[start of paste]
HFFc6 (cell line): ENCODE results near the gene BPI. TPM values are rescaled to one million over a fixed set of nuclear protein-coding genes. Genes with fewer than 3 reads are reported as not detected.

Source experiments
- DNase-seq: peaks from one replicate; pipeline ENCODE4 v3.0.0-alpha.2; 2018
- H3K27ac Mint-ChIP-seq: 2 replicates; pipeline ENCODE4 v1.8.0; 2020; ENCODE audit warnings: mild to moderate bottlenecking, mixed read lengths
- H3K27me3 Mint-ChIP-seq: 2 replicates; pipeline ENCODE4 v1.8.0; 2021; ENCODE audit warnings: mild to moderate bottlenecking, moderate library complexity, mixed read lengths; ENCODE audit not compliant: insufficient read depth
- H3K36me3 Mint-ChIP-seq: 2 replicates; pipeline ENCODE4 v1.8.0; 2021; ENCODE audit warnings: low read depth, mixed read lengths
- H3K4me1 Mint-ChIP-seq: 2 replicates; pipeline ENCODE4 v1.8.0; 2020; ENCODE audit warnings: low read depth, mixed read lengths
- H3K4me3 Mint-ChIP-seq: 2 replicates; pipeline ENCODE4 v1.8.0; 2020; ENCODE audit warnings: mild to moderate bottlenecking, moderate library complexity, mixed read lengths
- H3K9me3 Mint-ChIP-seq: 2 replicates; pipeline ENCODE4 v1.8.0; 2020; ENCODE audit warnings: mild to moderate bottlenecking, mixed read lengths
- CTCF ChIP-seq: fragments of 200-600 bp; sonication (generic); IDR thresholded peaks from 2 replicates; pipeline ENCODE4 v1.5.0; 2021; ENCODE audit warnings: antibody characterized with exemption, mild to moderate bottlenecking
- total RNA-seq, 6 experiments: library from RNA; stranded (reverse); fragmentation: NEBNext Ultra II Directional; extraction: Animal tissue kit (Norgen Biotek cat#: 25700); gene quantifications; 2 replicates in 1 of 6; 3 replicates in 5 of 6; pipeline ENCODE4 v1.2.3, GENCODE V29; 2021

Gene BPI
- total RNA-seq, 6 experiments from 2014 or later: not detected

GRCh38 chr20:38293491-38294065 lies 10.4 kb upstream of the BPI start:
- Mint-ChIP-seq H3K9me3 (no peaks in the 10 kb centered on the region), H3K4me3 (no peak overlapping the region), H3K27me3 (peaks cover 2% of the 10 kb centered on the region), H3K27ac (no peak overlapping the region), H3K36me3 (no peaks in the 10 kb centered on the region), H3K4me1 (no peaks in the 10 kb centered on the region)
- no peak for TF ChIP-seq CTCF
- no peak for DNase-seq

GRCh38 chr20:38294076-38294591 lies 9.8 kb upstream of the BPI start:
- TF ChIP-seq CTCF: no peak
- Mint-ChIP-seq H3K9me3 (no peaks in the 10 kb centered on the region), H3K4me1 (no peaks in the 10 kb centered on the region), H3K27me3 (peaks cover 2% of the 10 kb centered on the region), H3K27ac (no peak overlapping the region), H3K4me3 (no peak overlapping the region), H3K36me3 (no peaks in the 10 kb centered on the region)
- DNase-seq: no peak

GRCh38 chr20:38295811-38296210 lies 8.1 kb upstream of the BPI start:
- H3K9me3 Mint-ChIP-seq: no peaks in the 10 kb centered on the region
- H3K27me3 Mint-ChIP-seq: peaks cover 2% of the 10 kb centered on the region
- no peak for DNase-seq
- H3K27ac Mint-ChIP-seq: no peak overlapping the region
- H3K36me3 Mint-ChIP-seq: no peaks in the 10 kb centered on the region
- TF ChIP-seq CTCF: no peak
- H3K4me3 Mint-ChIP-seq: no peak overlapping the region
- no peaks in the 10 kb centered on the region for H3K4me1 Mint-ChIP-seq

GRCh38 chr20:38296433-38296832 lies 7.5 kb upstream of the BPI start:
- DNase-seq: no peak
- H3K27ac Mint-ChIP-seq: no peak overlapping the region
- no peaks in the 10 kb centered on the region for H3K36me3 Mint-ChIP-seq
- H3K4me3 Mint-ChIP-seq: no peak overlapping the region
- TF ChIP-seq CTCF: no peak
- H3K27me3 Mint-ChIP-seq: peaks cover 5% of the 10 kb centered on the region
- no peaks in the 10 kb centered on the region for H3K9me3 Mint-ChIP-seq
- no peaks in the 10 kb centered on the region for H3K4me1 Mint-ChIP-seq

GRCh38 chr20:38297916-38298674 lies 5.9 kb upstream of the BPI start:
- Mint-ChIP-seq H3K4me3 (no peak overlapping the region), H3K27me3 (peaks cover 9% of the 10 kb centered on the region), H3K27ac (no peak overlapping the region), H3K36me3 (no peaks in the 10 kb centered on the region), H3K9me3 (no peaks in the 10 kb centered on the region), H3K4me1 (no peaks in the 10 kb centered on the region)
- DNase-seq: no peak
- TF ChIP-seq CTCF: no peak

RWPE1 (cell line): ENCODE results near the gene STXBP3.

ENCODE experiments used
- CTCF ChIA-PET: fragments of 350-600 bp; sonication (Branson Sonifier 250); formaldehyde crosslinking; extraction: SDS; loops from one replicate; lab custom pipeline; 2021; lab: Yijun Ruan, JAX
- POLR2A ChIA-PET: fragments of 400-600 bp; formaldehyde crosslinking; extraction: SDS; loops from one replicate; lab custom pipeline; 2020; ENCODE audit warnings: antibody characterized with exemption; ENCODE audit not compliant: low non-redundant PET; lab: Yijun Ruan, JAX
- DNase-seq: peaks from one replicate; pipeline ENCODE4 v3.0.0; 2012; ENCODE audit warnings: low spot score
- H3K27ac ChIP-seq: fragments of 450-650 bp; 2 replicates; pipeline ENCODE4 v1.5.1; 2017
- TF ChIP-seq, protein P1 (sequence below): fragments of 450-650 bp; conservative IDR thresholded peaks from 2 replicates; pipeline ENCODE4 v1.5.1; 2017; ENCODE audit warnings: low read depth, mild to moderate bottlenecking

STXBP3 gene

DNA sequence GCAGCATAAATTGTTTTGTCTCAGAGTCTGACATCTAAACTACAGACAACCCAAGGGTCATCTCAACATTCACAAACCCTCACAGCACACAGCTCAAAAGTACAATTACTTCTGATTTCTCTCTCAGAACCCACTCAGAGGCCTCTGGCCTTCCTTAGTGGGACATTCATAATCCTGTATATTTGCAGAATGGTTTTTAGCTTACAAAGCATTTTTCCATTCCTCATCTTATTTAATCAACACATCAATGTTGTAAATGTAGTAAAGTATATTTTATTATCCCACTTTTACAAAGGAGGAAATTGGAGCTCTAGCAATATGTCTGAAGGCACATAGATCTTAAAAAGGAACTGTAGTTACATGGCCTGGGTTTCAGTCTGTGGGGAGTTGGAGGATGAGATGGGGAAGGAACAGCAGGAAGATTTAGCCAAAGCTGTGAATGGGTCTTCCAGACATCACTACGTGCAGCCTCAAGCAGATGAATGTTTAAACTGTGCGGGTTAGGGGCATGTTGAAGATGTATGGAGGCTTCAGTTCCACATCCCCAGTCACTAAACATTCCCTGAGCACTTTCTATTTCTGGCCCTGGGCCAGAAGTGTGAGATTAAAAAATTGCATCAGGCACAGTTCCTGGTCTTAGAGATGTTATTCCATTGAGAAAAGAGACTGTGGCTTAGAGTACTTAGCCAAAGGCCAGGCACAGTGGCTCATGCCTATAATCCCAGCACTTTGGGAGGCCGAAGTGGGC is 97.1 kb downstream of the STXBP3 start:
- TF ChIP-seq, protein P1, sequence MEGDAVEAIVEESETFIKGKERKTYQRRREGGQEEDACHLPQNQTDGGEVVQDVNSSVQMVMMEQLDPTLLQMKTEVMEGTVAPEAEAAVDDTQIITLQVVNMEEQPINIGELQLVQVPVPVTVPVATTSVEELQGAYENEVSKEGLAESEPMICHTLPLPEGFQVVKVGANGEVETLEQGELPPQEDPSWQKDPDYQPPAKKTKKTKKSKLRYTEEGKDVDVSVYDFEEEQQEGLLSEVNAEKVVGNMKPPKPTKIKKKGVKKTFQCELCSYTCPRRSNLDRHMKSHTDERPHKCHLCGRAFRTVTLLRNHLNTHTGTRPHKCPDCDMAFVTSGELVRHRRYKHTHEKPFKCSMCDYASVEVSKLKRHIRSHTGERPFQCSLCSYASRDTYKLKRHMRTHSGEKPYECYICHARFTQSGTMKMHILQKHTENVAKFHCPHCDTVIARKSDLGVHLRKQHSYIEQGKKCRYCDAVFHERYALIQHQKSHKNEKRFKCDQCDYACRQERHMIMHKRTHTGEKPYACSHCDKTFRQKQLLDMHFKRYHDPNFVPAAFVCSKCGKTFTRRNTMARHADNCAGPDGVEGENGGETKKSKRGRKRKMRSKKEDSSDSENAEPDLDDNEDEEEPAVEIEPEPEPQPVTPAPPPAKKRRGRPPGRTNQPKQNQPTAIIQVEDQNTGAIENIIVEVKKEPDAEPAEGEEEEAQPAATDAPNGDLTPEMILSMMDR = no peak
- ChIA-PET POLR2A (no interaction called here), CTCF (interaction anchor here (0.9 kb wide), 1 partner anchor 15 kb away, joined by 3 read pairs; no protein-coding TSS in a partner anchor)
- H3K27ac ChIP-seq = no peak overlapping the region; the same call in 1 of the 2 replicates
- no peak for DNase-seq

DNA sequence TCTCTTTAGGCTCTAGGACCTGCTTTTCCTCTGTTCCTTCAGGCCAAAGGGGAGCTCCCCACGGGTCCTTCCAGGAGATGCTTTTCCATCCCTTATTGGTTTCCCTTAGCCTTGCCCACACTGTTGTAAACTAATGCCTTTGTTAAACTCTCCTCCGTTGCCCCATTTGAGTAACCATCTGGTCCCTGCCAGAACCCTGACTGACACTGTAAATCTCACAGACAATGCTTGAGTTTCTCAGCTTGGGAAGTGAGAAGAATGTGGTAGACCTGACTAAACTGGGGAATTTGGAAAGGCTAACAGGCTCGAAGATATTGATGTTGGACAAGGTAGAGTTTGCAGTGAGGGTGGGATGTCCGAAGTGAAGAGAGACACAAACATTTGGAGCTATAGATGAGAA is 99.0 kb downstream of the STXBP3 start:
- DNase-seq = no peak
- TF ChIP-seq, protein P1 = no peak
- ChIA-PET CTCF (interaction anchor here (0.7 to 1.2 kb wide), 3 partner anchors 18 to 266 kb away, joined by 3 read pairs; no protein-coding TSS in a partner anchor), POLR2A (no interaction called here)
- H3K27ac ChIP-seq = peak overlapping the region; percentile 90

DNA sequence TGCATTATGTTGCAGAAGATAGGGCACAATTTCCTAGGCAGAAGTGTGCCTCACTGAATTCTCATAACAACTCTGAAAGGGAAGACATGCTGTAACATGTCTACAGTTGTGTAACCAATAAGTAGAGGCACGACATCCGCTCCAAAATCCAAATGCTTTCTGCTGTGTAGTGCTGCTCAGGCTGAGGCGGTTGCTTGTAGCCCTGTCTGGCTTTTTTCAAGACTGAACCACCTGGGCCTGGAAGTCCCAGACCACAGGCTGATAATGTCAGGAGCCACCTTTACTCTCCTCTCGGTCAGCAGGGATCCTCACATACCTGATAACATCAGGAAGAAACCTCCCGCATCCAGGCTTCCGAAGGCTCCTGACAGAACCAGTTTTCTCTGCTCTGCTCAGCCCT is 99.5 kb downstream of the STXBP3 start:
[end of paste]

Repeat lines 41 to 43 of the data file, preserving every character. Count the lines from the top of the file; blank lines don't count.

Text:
- Mint-ChIP-seq H3K4me3 (no peak overlapping the region), H3K27me3 (peaks cover 9% of the 10 kb centered on the region), H3K27ac (no peak overlapping the region), H3K36me3 (no peaks in the 10 kb centered on the region), H3K9me3 (no peaks in the 10 kb centered on the region), H3K4me1 (no peaks in the 10 kb centered on the region)
- DNase-seq: no peak
- TF ChIP-seq CTCF: no peak